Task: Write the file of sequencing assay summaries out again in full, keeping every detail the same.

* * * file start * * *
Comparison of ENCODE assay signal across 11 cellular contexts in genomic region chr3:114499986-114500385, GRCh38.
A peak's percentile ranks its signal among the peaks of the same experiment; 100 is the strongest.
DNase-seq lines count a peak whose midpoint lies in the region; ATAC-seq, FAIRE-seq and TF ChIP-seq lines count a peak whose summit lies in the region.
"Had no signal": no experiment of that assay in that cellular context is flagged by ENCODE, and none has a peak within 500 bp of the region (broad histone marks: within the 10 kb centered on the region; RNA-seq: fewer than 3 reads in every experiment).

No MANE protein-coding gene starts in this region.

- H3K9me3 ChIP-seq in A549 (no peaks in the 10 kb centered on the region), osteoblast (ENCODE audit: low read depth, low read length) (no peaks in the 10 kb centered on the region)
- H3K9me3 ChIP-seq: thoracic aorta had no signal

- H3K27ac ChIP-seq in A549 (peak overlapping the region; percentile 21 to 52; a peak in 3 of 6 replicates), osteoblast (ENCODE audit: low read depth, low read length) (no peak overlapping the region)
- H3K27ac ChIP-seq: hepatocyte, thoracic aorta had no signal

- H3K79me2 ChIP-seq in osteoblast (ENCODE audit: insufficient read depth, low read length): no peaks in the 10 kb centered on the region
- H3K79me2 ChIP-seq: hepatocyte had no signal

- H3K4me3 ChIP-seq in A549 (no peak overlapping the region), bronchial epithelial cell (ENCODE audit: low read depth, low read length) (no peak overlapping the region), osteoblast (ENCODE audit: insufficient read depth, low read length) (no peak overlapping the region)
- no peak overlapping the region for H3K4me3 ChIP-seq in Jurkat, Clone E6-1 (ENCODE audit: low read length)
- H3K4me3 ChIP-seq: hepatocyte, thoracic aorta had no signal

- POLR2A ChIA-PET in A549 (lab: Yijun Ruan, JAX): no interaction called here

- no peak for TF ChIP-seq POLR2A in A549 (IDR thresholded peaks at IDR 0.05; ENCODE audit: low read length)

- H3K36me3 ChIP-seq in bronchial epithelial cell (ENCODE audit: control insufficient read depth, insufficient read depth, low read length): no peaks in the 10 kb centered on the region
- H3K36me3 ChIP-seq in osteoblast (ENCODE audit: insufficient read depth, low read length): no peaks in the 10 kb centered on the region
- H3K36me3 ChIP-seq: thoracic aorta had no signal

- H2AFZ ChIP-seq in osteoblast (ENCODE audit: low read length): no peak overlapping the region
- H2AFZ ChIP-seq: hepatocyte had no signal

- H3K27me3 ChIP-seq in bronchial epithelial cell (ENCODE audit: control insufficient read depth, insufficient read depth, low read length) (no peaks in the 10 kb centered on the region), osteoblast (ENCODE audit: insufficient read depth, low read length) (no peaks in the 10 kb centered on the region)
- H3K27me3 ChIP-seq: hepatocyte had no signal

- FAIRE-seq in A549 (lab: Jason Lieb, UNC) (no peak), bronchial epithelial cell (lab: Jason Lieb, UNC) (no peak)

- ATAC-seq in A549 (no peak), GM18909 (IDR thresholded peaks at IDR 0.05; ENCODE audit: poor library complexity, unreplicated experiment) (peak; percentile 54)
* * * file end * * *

Comparison of ENCODE assay signal across 11 cellular contexts in genomic region chr3:114499986-114500385, GRCh38.
A peak's percentile ranks its signal among the peaks of the same experiment; 100 is the strongest.
DNase-seq lines count a peak whose midpoint lies in the region; ATAC-seq, FAIRE-seq and TF ChIP-seq lines count a peak whose summit lies in the region.
"Had no signal": no experiment of that assay in that cellular context is flagged by ENCODE, and none has a peak within 500 bp of the region (broad histone marks: within the 10 kb centered on the region; RNA-seq: fewer than 3 reads in every experiment).

No MANE protein-coding gene starts in this region.

- H3K9me3 ChIP-seq in A549 (no peaks in the 10 kb centered on the region), osteoblast (ENCODE audit: low read depth, low read length) (no peaks in the 10 kb centered on the region)
- H3K9me3 ChIP-seq: thoracic aorta had no signal

- H3K27ac ChIP-seq in A549 (peak overlapping the region; percentile 21 to 52; a peak in 3 of 6 replicates), osteoblast (ENCODE audit: low read depth, low read length) (no peak overlapping the region)
- H3K27ac ChIP-seq: hepatocyte, thoracic aorta had no signal

- H3K79me2 ChIP-seq in osteoblast (ENCODE audit: insufficient read depth, low read length): no peaks in the 10 kb centered on the region
- H3K79me2 ChIP-seq: hepatocyte had no signal

- H3K4me3 ChIP-seq in A549 (no peak overlapping the region), bronchial epithelial cell (ENCODE audit: low read depth, low read length) (no peak overlapping the region), osteoblast (ENCODE audit: insufficient read depth, low read length) (no peak overlapping the region)
- no peak overlapping the region for H3K4me3 ChIP-seq in Jurkat, Clone E6-1 (ENCODE audit: low read length)
- H3K4me3 ChIP-seq: hepatocyte, thoracic aorta had no signal

- POLR2A ChIA-PET in A549 (lab: Yijun Ruan, JAX): no interaction called here

- no peak for TF ChIP-seq POLR2A in A549 (IDR thresholded peaks at IDR 0.05; ENCODE audit: low read length)

- H3K36me3 ChIP-seq in bronchial epithelial cell (ENCODE audit: control insufficient read depth, insufficient read depth, low read length): no peaks in the 10 kb centered on the region
- H3K36me3 ChIP-seq in osteoblast (ENCODE audit: insufficient read depth, low read length): no peaks in the 10 kb centered on the region
- H3K36me3 ChIP-seq: thoracic aorta had no signal

- H2AFZ ChIP-seq in osteoblast (ENCODE audit: low read length): no peak overlapping the region
- H2AFZ ChIP-seq: hepatocyte had no signal

- H3K27me3 ChIP-seq in bronchial epithelial cell (ENCODE audit: control insufficient read depth, insufficient read depth, low read length) (no peaks in the 10 kb centered on the region), osteoblast (ENCODE audit: insufficient read depth, low read length) (no peaks in the 10 kb centered on the region)
- H3K27me3 ChIP-seq: hepatocyte had no signal

- FAIRE-seq in A549 (lab: Jason Lieb, UNC) (no peak), bronchial epithelial cell (lab: Jason Lieb, UNC) (no peak)

- ATAC-seq in A549 (no peak), GM18909 (IDR thresholded peaks at IDR 0.05; ENCODE audit: poor library complexity, unreplicated experiment) (peak; percentile 54)